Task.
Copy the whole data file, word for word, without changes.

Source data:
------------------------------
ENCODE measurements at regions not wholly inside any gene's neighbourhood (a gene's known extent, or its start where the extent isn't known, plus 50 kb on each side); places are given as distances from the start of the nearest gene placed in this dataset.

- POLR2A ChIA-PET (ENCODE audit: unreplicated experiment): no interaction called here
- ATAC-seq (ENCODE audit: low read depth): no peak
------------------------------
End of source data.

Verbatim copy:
ENCODE measurements at regions not wholly inside any gene's neighbourhood (a gene's known extent, or its start where the extent isn't known, plus 50 kb on each side); places are given as distances from the start of the nearest gene placed in this dataset.

- POLR2A ChIA-PET (ENCODE audit: unreplicated experiment): no interaction called here
- ATAC-seq (ENCODE audit: low read depth): no peak